Book Club: The Great Brain Race: How Global Universities are Reshaping the World.

Book: Wildavsky, B. (2012). The great brain race: How global universities are reshaping the world. Princeton University Press. [Chapter 1]

The internationalision of student mobility and how “every year, nearly three million international students study outside of their home countries, a 40 percent increase since 1999”. Higher education and research is a global activity and is now considered border less.

University Challenge

How the top Universities in developing countries are partners with the top ‘traditional’ old world universities from the developed world. The resources, campus, teachers of these new competitors are providing world class facilities to their student population. What they lack in history, they provide an innovative and technological driven education.

World Rankings

The now border less world of higher education and the importance of world rankings of universities to attract both students and teachers in the ‘global supermarket‘ of education.

The Brain Drain

With this worldwide expansion of higher education and a mobile student group, the effect has been a “brain drain”. The best students have been taken from their home countries to assist in the brain gain and growth in the land of their university where they then undertake their working career. Foreign students bring both academic and economic competitiveness. They boost this economy but their home economy looses out, until they return home.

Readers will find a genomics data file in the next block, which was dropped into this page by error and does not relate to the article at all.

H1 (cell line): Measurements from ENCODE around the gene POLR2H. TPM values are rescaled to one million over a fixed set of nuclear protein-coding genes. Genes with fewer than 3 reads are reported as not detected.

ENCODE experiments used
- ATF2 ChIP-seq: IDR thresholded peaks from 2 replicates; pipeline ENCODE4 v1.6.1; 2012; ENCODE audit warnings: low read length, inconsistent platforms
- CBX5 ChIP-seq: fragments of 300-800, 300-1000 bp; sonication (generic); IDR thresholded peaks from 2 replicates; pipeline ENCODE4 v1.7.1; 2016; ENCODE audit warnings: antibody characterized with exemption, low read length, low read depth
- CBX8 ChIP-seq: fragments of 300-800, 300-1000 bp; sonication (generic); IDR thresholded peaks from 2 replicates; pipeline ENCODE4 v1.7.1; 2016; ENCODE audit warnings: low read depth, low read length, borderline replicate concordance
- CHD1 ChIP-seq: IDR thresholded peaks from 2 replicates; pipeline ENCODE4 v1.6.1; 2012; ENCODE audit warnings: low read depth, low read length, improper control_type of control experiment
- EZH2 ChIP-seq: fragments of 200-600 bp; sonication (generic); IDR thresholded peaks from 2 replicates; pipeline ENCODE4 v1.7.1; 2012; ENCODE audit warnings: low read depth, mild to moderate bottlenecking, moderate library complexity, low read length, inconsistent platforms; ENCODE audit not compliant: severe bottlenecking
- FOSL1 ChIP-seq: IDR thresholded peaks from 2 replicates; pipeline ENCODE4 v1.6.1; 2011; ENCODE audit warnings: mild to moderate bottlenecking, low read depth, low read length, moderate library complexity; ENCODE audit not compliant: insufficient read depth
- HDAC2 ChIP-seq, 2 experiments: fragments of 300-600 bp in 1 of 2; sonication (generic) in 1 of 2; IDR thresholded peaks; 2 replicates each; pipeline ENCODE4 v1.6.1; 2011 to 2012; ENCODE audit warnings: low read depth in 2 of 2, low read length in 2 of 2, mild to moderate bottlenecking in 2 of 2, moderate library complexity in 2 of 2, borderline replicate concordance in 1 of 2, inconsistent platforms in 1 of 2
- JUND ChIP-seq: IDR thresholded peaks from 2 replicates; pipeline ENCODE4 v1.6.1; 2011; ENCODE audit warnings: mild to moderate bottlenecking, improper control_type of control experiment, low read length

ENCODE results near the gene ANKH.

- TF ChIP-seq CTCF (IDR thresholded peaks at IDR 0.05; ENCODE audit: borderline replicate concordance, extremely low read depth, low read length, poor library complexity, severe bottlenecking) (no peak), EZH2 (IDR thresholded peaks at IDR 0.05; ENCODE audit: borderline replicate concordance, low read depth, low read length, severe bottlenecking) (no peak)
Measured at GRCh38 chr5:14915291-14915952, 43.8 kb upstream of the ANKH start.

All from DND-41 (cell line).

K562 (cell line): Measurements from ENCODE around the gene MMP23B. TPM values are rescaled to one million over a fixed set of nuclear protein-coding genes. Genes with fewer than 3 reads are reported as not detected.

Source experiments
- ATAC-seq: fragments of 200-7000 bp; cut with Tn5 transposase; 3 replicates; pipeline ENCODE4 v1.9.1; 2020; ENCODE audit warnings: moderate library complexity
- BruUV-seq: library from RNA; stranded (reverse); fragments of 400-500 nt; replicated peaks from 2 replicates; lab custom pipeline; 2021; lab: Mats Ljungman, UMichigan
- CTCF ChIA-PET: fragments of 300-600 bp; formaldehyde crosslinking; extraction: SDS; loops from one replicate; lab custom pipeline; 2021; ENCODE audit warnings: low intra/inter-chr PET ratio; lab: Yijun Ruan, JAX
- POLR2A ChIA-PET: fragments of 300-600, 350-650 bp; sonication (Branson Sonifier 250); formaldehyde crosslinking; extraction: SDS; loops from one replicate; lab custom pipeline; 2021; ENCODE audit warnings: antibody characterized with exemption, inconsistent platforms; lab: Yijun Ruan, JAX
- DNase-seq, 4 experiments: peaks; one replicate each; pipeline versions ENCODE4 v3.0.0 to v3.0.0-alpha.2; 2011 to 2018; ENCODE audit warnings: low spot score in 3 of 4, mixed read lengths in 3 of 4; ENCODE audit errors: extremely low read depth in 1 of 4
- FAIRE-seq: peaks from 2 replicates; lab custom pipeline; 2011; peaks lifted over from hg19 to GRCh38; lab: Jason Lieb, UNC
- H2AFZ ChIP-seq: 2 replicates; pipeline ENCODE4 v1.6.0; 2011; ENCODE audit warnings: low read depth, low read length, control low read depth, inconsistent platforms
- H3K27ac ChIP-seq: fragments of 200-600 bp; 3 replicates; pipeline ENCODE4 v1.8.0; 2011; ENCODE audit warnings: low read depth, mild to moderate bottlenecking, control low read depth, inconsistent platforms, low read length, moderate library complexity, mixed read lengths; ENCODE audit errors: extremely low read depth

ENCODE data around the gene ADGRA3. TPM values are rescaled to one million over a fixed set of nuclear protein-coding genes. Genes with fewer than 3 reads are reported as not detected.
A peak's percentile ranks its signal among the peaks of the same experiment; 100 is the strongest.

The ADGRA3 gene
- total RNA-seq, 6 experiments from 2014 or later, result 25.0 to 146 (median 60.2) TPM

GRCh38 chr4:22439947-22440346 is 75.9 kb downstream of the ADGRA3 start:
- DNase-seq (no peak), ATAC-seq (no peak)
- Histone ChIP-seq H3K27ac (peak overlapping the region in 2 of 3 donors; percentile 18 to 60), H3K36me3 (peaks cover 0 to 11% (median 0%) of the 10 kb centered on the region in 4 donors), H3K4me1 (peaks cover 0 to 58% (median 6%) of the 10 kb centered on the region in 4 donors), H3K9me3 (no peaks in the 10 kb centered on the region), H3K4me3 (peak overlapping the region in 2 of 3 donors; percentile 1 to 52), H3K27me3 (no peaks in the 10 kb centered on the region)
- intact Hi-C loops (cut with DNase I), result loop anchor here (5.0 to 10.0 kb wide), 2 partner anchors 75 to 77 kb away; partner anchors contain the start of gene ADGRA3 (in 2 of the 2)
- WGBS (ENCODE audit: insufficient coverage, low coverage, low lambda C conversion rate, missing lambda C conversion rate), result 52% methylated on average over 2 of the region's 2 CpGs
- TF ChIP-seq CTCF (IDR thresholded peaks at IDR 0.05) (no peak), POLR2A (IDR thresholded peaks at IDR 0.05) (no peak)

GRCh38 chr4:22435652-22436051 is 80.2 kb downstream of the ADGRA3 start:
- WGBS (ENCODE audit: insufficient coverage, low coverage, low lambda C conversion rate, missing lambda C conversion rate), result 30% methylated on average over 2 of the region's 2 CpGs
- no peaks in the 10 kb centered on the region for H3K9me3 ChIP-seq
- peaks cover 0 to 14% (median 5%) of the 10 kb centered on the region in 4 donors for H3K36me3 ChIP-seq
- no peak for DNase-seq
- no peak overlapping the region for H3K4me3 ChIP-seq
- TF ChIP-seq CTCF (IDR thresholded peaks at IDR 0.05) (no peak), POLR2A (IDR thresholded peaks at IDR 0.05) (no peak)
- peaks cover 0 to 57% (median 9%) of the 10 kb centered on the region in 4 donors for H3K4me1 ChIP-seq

With the new universities challenging the traditional and also free world trade, it is possible that there will be a change to the brain drain to create an equilibrium of brain circulation.

Image by jesse orrico

Reference: 

Wildavsky, B. (2012). The great brain race: How global universities are reshaping the world. Princeton University Press. [Chapter 1]

 

John Heron’s Six‐Category Intervention Analysis

Resource: Heron, J. (2001). Helping the client: A creative practical guide. Sage.

Purpose

Heron’s Six‐Category Intervention Analysis is a conceptual framework for understanding interpersonal relationships.

What Is Intervention?

Heron’s meaning of intervention is an “identifiable piece of verbal or non- verbal behaviour that is part of the practitioner’s service to the client”.

“The practitioner is anyone who offers a professional service to the client. This would include such disciplines as nurses, doctors, dentists, psychiatrists, psychologists, counsellors” (Rungapadiachy, 1998).

Heron’s Six‐Category Intervention Analysis

Enhancement of growth and development is seen as therapeutic activity. Heron’s 6 categories of counselling interventions are based around 2 styles of authoritative and facilitative:

Authoritative:   
  • Prescriptive: Seeks to direct the client’s behaviour.
  • Informative: Seeks to impart knowledge to the client.
  • Confronting: Seeks to raise the client’s awareness or consciousness about attitudes or behaviours of which they are unaware of.
Facilitative:
  • Cathartic: Seeks to enable the client to discharge painful emotions.
  • Catalytic: Seeks to encourage the client into self-discovery, self-directing and problem-solving approach.